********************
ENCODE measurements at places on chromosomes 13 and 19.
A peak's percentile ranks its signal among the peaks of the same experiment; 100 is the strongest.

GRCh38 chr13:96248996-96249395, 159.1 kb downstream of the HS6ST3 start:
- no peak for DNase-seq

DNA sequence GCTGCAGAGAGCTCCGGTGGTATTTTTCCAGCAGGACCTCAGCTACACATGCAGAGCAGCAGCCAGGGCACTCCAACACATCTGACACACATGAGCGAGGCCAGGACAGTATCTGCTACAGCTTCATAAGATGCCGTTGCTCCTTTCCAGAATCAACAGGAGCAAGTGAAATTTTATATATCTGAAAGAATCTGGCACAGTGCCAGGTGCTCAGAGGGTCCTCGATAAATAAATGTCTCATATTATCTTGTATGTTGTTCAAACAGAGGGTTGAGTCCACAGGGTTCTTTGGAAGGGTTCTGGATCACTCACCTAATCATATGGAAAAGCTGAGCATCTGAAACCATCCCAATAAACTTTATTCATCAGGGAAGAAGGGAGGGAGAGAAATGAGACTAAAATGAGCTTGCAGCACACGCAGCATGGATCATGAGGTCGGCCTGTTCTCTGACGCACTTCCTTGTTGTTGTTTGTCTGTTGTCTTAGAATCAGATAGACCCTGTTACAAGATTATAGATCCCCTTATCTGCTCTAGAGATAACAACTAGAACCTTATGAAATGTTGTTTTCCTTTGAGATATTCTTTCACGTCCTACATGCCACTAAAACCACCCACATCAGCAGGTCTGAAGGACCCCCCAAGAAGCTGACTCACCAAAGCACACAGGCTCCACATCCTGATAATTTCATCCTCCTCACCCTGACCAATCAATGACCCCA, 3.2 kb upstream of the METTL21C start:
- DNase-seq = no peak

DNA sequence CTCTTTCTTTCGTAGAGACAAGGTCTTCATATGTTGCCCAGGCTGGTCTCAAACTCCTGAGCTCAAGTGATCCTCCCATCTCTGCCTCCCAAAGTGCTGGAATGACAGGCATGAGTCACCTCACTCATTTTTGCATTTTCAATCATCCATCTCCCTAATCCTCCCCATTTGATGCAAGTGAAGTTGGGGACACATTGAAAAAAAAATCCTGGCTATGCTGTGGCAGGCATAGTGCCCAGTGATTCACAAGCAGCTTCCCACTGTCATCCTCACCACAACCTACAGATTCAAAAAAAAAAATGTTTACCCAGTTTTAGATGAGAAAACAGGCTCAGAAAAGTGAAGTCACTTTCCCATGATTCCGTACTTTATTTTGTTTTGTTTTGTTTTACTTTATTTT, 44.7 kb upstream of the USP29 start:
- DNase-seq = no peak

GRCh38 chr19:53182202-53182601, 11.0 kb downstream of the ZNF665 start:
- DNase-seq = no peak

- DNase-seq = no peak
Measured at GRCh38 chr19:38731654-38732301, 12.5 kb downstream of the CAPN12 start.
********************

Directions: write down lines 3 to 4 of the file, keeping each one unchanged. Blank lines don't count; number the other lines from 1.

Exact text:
GRCh38 chr13:96248996-96249395, 159.1 kb downstream of the HS6ST3 start:
- no peak for DNase-seq